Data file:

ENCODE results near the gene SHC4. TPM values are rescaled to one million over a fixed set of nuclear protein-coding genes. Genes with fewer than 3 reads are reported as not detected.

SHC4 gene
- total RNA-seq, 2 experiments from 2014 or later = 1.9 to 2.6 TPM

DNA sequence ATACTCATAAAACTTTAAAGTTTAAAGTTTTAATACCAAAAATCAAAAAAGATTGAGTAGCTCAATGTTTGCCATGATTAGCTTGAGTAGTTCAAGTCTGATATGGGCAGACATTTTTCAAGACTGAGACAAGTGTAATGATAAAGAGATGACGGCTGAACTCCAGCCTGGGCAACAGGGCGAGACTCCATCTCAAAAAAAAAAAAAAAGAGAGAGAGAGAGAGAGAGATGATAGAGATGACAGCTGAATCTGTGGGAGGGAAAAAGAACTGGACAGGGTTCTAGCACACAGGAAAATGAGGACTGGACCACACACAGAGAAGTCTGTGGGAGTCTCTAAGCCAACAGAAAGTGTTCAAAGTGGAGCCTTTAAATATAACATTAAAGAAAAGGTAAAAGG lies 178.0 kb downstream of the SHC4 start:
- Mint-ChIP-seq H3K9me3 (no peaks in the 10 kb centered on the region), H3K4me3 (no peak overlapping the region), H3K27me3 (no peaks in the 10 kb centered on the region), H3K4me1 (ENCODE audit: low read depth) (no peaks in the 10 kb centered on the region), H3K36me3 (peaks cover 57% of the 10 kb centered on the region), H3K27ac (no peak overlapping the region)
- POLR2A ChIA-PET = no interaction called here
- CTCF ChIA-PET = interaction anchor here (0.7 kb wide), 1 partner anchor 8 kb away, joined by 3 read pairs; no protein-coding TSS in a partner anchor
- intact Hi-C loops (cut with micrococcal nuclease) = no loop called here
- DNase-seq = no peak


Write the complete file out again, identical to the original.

ENCODE results near the gene SHC4. TPM values are rescaled to one million over a fixed set of nuclear protein-coding genes. Genes with fewer than 3 reads are reported as not detected.

SHC4 gene
- total RNA-seq, 2 experiments from 2014 or later = 1.9 to 2.6 TPM

DNA sequence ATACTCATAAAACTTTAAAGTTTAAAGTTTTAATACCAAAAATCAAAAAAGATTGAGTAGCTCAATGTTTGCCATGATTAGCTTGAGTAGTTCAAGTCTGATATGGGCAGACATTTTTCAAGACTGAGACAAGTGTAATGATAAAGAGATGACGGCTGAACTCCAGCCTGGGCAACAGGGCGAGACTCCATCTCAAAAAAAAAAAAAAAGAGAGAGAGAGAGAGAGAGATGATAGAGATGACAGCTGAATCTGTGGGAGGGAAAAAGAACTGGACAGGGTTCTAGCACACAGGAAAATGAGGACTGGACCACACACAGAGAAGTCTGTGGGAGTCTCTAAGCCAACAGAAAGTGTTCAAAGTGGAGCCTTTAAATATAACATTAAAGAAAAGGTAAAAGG lies 178.0 kb downstream of the SHC4 start:
- Mint-ChIP-seq H3K9me3 (no peaks in the 10 kb centered on the region), H3K4me3 (no peak overlapping the region), H3K27me3 (no peaks in the 10 kb centered on the region), H3K4me1 (ENCODE audit: low read depth) (no peaks in the 10 kb centered on the region), H3K36me3 (peaks cover 57% of the 10 kb centered on the region), H3K27ac (no peak overlapping the region)
- POLR2A ChIA-PET = no interaction called here
- CTCF ChIA-PET = interaction anchor here (0.7 kb wide), 1 partner anchor 8 kb away, joined by 3 read pairs; no protein-coding TSS in a partner anchor
- intact Hi-C loops (cut with micrococcal nuclease) = no loop called here
- DNase-seq = no peak